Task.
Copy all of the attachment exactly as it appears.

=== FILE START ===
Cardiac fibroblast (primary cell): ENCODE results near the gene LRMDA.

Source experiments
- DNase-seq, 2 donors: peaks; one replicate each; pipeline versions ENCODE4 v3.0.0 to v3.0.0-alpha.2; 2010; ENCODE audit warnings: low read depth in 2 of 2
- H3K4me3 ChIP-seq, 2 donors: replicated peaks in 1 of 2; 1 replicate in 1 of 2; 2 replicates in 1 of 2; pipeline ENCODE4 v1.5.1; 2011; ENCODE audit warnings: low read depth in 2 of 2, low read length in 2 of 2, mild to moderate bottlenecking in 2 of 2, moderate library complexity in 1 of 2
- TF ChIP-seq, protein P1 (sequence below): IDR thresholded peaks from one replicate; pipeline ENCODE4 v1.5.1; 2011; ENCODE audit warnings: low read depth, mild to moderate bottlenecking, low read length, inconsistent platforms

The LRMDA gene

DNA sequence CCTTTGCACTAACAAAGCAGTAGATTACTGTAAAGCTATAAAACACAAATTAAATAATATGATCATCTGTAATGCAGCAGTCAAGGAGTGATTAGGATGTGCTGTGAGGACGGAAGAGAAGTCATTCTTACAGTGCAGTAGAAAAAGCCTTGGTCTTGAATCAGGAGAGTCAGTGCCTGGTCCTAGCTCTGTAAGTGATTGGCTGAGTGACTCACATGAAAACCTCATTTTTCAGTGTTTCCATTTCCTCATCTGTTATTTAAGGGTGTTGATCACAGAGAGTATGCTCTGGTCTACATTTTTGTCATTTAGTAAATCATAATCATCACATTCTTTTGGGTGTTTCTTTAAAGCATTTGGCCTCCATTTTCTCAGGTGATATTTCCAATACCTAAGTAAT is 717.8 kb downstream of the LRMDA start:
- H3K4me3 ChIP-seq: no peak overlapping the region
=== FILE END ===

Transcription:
Cardiac fibroblast (primary cell): ENCODE results near the gene LRMDA.

Source experiments
- DNase-seq, 2 donors: peaks; one replicate each; pipeline versions ENCODE4 v3.0.0 to v3.0.0-alpha.2; 2010; ENCODE audit warnings: low read depth in 2 of 2
- H3K4me3 ChIP-seq, 2 donors: replicated peaks in 1 of 2; 1 replicate in 1 of 2; 2 replicates in 1 of 2; pipeline ENCODE4 v1.5.1; 2011; ENCODE audit warnings: low read depth in 2 of 2, low read length in 2 of 2, mild to moderate bottlenecking in 2 of 2, moderate library complexity in 1 of 2
- TF ChIP-seq, protein P1 (sequence below): IDR thresholded peaks from one replicate; pipeline ENCODE4 v1.5.1; 2011; ENCODE audit warnings: low read depth, mild to moderate bottlenecking, low read length, inconsistent platforms

The LRMDA gene

DNA sequence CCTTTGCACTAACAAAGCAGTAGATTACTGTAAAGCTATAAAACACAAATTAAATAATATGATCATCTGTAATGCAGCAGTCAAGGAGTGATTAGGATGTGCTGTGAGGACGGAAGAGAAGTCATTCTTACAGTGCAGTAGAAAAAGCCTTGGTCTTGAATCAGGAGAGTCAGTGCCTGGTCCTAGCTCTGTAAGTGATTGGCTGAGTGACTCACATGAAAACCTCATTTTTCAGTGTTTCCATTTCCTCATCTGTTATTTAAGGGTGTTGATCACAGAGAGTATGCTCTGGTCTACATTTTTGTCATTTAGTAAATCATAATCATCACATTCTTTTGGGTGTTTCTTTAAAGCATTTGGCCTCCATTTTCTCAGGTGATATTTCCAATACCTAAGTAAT is 717.8 kb downstream of the LRMDA start:
- H3K4me3 ChIP-seq: no peak overlapping the region